Director – James Bogle, Screenplay – James Bogle & Peter Rasmussen, Based on the Novel by Tim Winton, Producer – Rosemary Blight, Photography – Martin McGrath, Music – Peter Cobbin, Visual Effects – Animal Logic Films, Special Effects – Cineffects (Supervisor – Rodney Bourke), Production Design – Nicholas McCallum. Production Company – R.B. Films/New South Wales Film and Television Office/The Premium Movie Partnership.
Ray Barrett (Maurice Stubbs), Richard Roxburgh (Murray Jacob), Brenda Blethyn (Ida Stubbs), Miranda Otto (Ronnie)
Living on a farm in the Australian Outback, middle-aged Maurice Stubbs and his wife Ida think that they hear noises in the nearby woods at night. In the morning, they find a slaughtered animal. At the same time, neighbour Murray Jacob, a man from the city who has come to live in reclusion nearby, finds his neighbour, the young pregnant Ronnie, whose boyfriend has just left her, lying unconscious in the field and brings her back to his place. She runs out when she finds Murray has undressed her but returns to ask his help when she finds that all her ducks have been mysteriously slaughtered. The four of them come together in an effort to find out what is killing the livestock. Ronnie tells about a group of cultists in the area who ritually slaughter cats, while Maurice thinks that foxes or wild cats may be responsible. As he and Murray go hunting for the source of the killings, Maurice with increasing obsessiveness, buried secrets that each of the four hold begin to emerge.
In the Winter Dark is a fascinating Australian film that received a modest degree of acclaim when it first appeared at various film festival screenings, although has hardly been seen anywhere outside of these. The film was written-directed by James Bogle. Bogle has made only three other films – the Aboriginal curse horror Kadaicha (1988) and the psycho flatmate black comedy Mad Bomber in Love (1992), while this was followed by the non-genre drama Closed for Winter (2009).
In the Winter Dark falls into what one could almost call a mini-genre of Australian Outback horror films. This also include the likes of the great The Picnic at Hanging Rock (1975), Incident at Raven’s Gate (1988) and Miranda Otto’s previous vehicle, the muchly underrated psychological horror story The Well (1997), and to a lesser extent films like Wake in Fright (1971), Razorback (1984), Frog Dreaming/The Quest (1986), Undead (2003) and Wolf Creek (2005). The Picnic at Hanging Rock, Raven’s Gate and The Well, as well as In the Winter Dark, all see the Australian Outback as an inherently mysterious realm. All feature protagonists who are living on its edges dealing with some ambiguously supernatural threat that hovers at the edge of periphery, existing as much in the minds of the protagonists as it does in actuality. There is frequent suggestion that what transpires may be just as much hallucination caused by isolation.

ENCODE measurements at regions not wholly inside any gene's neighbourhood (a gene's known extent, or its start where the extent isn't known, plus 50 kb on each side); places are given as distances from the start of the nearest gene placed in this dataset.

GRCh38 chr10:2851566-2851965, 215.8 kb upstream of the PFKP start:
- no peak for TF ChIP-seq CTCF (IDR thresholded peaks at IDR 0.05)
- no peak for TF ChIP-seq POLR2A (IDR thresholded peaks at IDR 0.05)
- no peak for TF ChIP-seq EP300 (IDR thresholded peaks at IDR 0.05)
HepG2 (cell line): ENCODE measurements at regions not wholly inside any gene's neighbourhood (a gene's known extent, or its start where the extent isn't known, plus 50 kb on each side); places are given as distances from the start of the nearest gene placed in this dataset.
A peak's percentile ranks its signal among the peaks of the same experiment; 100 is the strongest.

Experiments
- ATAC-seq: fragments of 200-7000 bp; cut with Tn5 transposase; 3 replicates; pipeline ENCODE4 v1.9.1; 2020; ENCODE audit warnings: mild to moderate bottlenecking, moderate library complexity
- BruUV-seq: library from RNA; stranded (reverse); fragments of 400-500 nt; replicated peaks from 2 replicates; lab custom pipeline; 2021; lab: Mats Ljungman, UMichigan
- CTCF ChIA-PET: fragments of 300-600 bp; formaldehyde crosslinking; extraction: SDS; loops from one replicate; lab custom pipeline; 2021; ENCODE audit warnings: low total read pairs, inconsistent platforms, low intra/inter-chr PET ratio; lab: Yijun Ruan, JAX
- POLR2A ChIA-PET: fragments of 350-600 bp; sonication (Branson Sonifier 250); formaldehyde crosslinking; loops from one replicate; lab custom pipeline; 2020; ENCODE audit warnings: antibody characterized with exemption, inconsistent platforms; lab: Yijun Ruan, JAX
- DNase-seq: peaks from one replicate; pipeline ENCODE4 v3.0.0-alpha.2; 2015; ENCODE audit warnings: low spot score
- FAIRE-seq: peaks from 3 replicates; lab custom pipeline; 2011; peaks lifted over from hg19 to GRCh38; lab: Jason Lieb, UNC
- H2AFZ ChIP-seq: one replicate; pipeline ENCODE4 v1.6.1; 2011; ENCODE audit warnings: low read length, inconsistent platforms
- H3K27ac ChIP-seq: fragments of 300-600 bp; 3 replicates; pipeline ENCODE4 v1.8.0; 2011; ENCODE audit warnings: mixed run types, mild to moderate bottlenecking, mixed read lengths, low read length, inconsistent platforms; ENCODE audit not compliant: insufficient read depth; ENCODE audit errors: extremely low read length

In the Winter Dark starts with a compulsively fascinating opening:– Ray Barrett sits on a porch and we get his voiceover: “… as though dead people, broken people bleed things into me like there’s some pressure point because they can’t get it out any more, can’t get it told. It’s like the things that need telling seep across to me in my sleep. As if there isn’t enough holding down your secrets.” As he sits, we get flashes of him asleep beside Brenda Blethyn that are abruptly punctuated by images of violence.
It is only apparent at the end of the film that what we are seeing is a flashback rather than a glimpse of what is about to transpire but in watching such a haunted voiceover accompanied by these disturbing flashes, the film opens with a stunning sense of predestination, of bad things that are about to happen and a sinister threat hovering beneath the waking world. Even if this is later proven misleading, it is a stunning and beautifully brooding opening for a film.
The menace of what is in the woods and killing the livestock is never seen or even explained. Nevertheless, James Bogle keeps the sense of ominous mystery looming throughout. There is that intensely weird moment where Brenda Blethyn places her hands inside the imprint made of the animal footprints and finds that they fit her hands perfectly. Just like The Picnic at Hanging Rock, Bogle reaches a point where he leaves the entire mystery hanging – who or what was responsible the animal mutilations? What happened to Ray Barrett and Brenda Blethyn’s child (where we are given the impression that either it drowned or that he poisoned it by holding it to the exhaust pipe of a car)? The fadeout that In the Winter Dark reaches, where all the elements of the dream/flashback opening fall into place and we see Ray Barrett sitting on the stoop waiting until forgiveness and redemption arrive, is thoroughly haunting.
It must be said that James Bogle’s focus throughout is less on creating a horror show than it is on creating a tightly acted character ensemble. More than it is a horror story, In the Winter Dark is an actor’s film. It is carried by the four leads – classic Aussie rough diamond character actor Ray Barrett, the fine and underrated Australian actor Richard Roxburgh who has since gained a modest international profile, Midlands British import Brenda Blethyn and the waifish Miranda Otto, subsequently of The Lord of the Rings fame.
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